2020. Waar mijn tapijt ligt, ben ik thuis
Travel journal, Tuesday
It’s 5.58 a.m. I don’t usually keep track of it so precisely, but I just saw it on my phone. I don’t have any signal here and no wifi whatsoever, but the clock still works. I’m sitting on my bed. Sultan gave me 6 blankets. I’ve needed all of them. Because the nights are beautiful, but freezing cold. The blankets are wonderful: with woven flowers made from goat wool and stripes that resemble tyre tracks. There are cushions and colourful enamelled bowls on the rug for me, with pears, dates and lemons in them.
A strip of light falls through the fabric that is hanging in front of the entrance to our tent, dividing the tent in two. Tessi is behind the strip of light. She’s still sleeping. I move carefully, so as not to wake her up. Because if there’s anyone who needs their sleep, it’s her. I lift the canvas up a little and feel the sand between my toes as I step outside. It’s not exactly surprising; we’re in the desert. We’ve been staying here for 2 nights so far. Not that that was the plan. But sometimes things don’t go to plan. Or they don’t go at all. That’s how it was in our case.
We’re in Morocco for work. And we thought we’d take an afternoon off, between visits to all the companies. So that’s why we drove out of the city the day before yesterday after lunch. Tessi doesn’t have a driving licence, so I was behind the wheel. We drove off into the countryside. The buzzing noise of the busy road soon fell silent and within an hour we were driving on a dirt track. The air vibrated with the heat. The landscape become emptier and emptier. The nature changed. We saw blossoming white, blue and light red flowers with long stems. We encountered blushing birds with grey wings. We counted cranes. And in the distance, we saw a giraffe. Even though I now suspect it was a mirage.
‘Are those monkeys?’ Tessa asked, pointing to a large argan tree in the middle of the copper-coloured plain. It looked like it was holding its arms out to welcome us. The crown of the tree was wide and there was a goat on every branch. As result, the proud argan resembled a failed Christmas tree. I parked up at once. We wanted to see it close up. A man and a woman were standing by the tree. They were shouting all sorts of things at the goats, in the hope that they would come down. We introduced ourselves. He was called Sultan, she was called Jasmin. We took photos of the goat tree. And of the stork that landed right next to Tessi. We chatted a bit more and walked back to the car. But when I turned the key in the ignition, the engine stuttered. I put my foot on the accelerator, tried to start it up again, put my foot harder on the accelerator, but nothing happened.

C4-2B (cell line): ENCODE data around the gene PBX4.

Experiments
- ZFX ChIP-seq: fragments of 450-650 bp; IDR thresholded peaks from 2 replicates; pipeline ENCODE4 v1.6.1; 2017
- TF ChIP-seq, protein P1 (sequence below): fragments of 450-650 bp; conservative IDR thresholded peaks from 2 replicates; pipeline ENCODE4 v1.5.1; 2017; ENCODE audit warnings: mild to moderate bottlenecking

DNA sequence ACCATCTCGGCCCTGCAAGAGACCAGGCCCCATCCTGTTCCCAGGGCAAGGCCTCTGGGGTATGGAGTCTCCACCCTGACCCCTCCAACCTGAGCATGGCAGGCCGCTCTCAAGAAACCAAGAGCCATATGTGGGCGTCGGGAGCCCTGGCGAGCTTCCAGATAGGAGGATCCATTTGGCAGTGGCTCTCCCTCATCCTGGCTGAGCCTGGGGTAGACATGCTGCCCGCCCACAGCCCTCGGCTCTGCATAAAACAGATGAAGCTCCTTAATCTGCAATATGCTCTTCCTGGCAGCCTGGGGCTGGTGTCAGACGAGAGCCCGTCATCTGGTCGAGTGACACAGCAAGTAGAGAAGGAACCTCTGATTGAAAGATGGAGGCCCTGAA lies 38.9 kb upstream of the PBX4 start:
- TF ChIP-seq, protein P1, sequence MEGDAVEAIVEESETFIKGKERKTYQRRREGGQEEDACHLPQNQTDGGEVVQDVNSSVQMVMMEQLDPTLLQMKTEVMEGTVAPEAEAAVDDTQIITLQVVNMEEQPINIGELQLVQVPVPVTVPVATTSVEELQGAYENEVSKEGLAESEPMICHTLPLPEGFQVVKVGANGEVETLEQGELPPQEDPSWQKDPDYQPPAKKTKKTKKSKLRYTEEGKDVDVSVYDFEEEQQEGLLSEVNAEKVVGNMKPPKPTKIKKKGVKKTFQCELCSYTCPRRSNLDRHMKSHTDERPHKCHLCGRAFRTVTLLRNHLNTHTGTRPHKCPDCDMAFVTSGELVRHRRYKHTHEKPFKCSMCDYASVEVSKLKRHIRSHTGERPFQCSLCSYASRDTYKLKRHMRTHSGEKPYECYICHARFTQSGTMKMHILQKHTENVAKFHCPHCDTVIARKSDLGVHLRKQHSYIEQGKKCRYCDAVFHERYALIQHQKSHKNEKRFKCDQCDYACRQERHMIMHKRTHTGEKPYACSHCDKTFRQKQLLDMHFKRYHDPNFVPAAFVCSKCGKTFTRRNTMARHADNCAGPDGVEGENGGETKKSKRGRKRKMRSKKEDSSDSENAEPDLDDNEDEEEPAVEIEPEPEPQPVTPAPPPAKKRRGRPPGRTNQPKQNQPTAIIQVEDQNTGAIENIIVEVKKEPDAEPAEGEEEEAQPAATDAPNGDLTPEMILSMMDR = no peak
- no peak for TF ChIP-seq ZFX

Sultan and Jasmin came towards us. ‘It's the battery’, Jasmin said. ‘That’s the weak spot of many rental cars over here. It will take a while to replace it. My brother’s a mechanic, he’ll be back from the city tomorrow. You can stay with us until then. Because she - and Jasmin pointed to Tessi - shouldn’t go taking any more risks.’
Tessi’s face contorted into a question mark.
Jasmin laughed. ‘Don’t you know?’ she asked Tessi. ‘The stork! That’s a sign, you’ll be getting a son in seven months’ time!’
So now we’re sitting in a tent camp, behind huge golden dunes, in the midst of a sea of sand. There’s not a lot to do. Tessi and I have speculated endlessly about her pregnancy. Will it really be a boy? And apart from that, we’re enjoying the silence. The stars at night. The moonlight. The warm mint tea with lemon. And the shawls and blankets you desperately need here at night.
‘It’s a completely different world’, I said to Sultan and Jasmin yesterday evening. ‘Home seems so far away’. And then Jasmin gave a response I found so beautiful I want to share it. ‘Home is where you put down your rug, Pip.’
And that’s true, of course. Soon, her brother will arrive from the city. With a new battery. If everything goes according to plan, we’ll fly home this evening. With our purchases. With Tessi's big news. With new memories, new wisdom and new ideas. Because the desert is very rich. It sounds empty. And barren. But in my new collection, I’ll show you that that's not the case.
It’s just like Jasmin said: you’re at home wherever your rug is. Just look.
Love from Pip